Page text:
Sunday, 28 December 2014

The Solitary House by Lynn Shepherd

Library Books!!! This is my second library review!

I am not sure if writing reviews is getting harder now that the initial excitement of setting up a blog has worn off, or if I am just choosing harder books to review – but this is the second book now where I have had a really hard time trying to figure out what I want to say. I guess the easiest thing, like most stories, is to start at the beginning.

The Solitary House (or Tom All Alone’s as it is called in the UK) is supposed to be a ‘spin off’ of Bleak House by Charles Dickens. I have not read Bleak House; Dickens terrifies me – I have started David Copperfield more times than I care to admit (although, I must say that I loved Great Expectations). However, in anticipation of this review I have read up on Bleak House and I’m intrigued enough with The Solitary House right now to want to see Shepherd’s inspiration, but… the fact that it is about an extremely long court case, and is over 1000 pages long are giving me some doubt about whether I want to read it or not. Reading a spin-off is always a double edge sword; I think that for them to work really well the new author must truly love the original work – and want to keep the original authors voice as true as possible. Even then, I guess it depends on how close an interpretation is supposed to be. See! There is no real way to win.



Now, to get back to the topic at hand; our story starts by introducing us to Charles Maddox, the second, an ex-detective and now PI, nephew of Charles Maddox, the ‘great thief taker’ a famous PI in his time. Charles is a great character, most of the time. He is endearing, smart, handsome and a little awkward and bumbling. He’s been kicked off the police force for going against a superior officer and now is a PI with no work except for one case, one incredibly difficult case, which everyone else has already given up on. He is looking for the long lost grandchild of a wealthy man who cast out his daughter when she got pregnant at 17. Everyone tells Charles to drop the case, but it’s a case that is eerily reminiscent of a terrible incident from his past and he just can’t let go. When Charles is hired by a well-known lawyer however, he jumps at the chance to make a little extra money and to maybe make a name for himself. From the get-go we know that something is off with this case, there are secret meetings, men hiding behind oriental screens, incomplete information; not to mention labyrinths, hidden rooms and deceptive mirrors. There is much more going here than meets the eye, and the key seems to be held by Lady Dedlock. About whom we know nothing…. Yet.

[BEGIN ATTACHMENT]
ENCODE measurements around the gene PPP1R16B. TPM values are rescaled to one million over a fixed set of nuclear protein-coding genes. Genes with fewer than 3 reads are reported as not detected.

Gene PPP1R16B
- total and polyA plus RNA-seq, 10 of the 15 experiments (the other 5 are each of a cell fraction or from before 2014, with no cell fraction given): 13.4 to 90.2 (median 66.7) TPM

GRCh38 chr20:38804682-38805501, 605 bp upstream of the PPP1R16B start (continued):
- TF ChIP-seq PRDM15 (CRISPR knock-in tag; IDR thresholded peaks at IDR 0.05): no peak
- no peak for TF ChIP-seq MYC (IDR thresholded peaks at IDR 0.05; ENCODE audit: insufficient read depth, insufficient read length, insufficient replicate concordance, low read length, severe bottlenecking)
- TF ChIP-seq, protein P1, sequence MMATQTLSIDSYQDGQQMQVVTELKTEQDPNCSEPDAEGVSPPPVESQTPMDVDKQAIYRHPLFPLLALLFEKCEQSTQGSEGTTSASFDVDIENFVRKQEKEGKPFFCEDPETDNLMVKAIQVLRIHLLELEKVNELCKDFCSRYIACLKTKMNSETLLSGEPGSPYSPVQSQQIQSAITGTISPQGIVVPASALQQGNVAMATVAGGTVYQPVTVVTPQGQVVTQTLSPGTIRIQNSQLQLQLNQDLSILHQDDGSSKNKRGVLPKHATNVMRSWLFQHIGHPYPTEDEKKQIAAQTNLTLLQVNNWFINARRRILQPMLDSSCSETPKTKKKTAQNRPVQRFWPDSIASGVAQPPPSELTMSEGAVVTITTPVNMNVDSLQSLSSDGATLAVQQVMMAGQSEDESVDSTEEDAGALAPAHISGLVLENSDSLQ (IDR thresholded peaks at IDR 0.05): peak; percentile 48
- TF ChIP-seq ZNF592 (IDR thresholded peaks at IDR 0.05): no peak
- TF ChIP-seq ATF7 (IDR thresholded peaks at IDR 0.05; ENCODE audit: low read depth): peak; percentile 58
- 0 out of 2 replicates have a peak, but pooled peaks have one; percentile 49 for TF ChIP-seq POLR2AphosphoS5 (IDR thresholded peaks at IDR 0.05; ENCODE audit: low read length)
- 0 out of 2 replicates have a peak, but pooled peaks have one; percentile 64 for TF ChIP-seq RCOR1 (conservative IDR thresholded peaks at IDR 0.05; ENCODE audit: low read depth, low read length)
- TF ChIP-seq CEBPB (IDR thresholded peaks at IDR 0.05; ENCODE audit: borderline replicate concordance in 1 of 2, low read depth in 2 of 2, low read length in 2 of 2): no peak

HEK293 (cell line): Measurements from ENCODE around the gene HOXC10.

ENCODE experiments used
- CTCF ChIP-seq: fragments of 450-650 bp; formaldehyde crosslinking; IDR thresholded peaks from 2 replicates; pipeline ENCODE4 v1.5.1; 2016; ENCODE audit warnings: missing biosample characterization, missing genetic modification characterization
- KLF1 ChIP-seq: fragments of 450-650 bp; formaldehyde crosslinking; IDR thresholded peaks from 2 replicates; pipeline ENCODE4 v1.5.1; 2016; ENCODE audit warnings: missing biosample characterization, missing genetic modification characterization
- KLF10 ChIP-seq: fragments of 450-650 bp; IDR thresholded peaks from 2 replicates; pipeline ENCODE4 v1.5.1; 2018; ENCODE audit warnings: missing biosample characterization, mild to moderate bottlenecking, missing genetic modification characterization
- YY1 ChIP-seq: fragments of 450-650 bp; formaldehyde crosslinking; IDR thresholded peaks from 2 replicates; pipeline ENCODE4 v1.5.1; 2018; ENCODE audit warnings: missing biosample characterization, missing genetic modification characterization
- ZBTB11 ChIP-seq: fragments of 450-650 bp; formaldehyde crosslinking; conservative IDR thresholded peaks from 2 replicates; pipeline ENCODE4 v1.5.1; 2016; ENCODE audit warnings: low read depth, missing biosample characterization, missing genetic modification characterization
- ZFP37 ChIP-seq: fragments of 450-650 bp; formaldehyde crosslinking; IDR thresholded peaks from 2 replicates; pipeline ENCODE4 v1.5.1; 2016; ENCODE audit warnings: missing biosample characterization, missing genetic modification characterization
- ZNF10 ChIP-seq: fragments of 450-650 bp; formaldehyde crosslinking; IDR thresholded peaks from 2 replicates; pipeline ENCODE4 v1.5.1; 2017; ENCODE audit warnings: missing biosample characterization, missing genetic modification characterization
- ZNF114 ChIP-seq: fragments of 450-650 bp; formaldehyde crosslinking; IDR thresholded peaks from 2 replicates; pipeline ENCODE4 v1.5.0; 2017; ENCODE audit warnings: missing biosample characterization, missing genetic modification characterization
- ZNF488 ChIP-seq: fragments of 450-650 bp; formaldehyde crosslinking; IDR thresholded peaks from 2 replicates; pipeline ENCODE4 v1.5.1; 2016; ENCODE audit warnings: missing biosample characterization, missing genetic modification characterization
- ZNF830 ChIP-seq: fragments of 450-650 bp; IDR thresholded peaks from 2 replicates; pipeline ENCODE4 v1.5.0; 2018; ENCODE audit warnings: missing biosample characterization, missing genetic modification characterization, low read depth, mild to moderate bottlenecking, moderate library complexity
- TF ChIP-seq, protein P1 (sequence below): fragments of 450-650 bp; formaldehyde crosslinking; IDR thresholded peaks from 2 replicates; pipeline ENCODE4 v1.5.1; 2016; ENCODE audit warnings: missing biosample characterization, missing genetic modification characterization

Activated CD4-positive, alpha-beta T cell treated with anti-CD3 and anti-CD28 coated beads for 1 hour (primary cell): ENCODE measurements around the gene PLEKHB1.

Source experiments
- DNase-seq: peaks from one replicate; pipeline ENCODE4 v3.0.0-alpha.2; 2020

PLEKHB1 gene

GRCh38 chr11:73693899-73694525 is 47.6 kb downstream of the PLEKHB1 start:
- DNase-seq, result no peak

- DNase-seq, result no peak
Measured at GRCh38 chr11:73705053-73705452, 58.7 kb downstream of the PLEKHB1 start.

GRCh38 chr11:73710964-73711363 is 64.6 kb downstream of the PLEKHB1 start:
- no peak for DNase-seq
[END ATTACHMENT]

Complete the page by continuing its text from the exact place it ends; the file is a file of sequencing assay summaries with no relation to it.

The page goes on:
Charles’ story is told in third person narrative and present tense, which seems to be a rather unique perspective. I am used to having a narrator, but this feels totally different from other books. Instead of feeling like I am just reading a story, I feel as if is being narrated to me, specifically; like I am watching the action take place in a snow globe and someone is kindly filling me in on the details. This is only enhanced by the fact that our unknown narrator is also adding in facts from current times, even though the scene we are watching takes place in the 1850s “A modern neurologist would say he had unusually well-developed spatial cognition combined with almost photographic memory function. Charles has more than a passing interest in the new advances in daguerreotyping, so he might well understand the meaning of those last words even if not the science behind them, but he would most certainly smile at the pretension.” For the most part, I don’t notice the tense, but sometimes it looms large and loud, and I am kind of loving it. I feel like I have been given a special privilege to witness these events.